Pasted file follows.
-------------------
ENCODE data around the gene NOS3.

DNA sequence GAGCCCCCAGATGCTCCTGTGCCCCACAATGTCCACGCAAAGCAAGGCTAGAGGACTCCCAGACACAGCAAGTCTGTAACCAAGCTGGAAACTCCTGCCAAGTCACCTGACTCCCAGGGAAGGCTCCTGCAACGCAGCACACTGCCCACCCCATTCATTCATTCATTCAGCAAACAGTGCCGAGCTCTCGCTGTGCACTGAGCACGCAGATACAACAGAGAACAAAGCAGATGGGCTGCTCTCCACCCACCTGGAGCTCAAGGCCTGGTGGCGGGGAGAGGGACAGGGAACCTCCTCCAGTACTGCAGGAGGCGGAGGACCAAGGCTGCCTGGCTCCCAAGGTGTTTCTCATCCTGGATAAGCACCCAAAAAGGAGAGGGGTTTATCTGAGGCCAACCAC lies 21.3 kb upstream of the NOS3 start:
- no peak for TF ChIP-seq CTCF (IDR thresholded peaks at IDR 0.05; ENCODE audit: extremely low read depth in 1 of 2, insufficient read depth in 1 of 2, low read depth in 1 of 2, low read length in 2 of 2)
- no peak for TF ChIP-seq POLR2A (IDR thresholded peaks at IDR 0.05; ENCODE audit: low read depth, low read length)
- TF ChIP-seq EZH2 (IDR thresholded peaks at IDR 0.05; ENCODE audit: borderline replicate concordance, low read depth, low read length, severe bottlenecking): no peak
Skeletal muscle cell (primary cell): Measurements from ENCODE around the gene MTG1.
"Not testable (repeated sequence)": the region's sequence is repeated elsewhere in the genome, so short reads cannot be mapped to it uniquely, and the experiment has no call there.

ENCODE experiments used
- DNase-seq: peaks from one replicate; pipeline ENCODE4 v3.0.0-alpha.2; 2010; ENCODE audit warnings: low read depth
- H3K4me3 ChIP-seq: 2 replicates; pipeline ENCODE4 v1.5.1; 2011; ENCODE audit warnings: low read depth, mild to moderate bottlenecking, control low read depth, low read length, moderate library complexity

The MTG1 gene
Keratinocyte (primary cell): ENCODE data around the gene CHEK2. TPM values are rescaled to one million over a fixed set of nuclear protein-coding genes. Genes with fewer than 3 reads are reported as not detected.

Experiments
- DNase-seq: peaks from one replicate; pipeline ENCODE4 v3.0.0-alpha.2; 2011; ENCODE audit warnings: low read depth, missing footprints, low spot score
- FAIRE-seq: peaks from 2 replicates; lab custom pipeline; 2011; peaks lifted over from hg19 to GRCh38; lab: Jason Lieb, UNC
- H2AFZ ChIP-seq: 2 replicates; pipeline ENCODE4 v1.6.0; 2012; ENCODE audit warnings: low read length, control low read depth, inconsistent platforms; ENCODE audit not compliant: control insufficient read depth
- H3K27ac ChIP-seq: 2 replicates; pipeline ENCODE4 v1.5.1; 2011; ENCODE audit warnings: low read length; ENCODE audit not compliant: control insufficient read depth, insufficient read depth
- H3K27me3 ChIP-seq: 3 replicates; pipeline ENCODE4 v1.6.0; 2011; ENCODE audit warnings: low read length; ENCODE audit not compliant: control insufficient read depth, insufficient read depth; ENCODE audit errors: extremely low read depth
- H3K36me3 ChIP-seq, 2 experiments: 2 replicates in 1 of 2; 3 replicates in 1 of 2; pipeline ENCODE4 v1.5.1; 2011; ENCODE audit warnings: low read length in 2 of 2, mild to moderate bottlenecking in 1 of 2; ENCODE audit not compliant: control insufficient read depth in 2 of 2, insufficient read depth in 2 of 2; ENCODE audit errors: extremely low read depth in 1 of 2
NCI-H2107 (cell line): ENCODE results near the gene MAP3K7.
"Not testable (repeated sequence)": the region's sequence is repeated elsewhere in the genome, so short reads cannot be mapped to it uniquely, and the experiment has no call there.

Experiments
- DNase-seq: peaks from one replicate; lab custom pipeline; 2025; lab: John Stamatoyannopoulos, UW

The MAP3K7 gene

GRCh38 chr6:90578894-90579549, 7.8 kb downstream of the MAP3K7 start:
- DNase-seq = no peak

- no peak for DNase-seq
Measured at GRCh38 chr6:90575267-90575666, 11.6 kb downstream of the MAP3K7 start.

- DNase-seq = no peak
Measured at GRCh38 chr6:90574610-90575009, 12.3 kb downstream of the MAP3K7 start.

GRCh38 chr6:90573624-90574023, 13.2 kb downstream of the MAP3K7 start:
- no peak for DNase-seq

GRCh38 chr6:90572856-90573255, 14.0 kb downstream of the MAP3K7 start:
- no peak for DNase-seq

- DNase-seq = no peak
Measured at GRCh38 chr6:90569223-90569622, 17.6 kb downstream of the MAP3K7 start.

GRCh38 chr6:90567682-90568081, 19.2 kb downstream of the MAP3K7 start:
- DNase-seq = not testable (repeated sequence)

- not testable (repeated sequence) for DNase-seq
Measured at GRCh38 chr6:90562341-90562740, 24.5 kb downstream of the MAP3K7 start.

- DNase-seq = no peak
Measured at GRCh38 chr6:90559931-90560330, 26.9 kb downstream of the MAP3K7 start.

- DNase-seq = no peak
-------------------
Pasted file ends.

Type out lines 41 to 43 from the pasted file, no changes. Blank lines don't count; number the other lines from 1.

- DNase-seq = no peak
Measured at GRCh38 chr6:90559931-90560330, 26.9 kb downstream of the MAP3K7 start.

- DNase-seq = no peak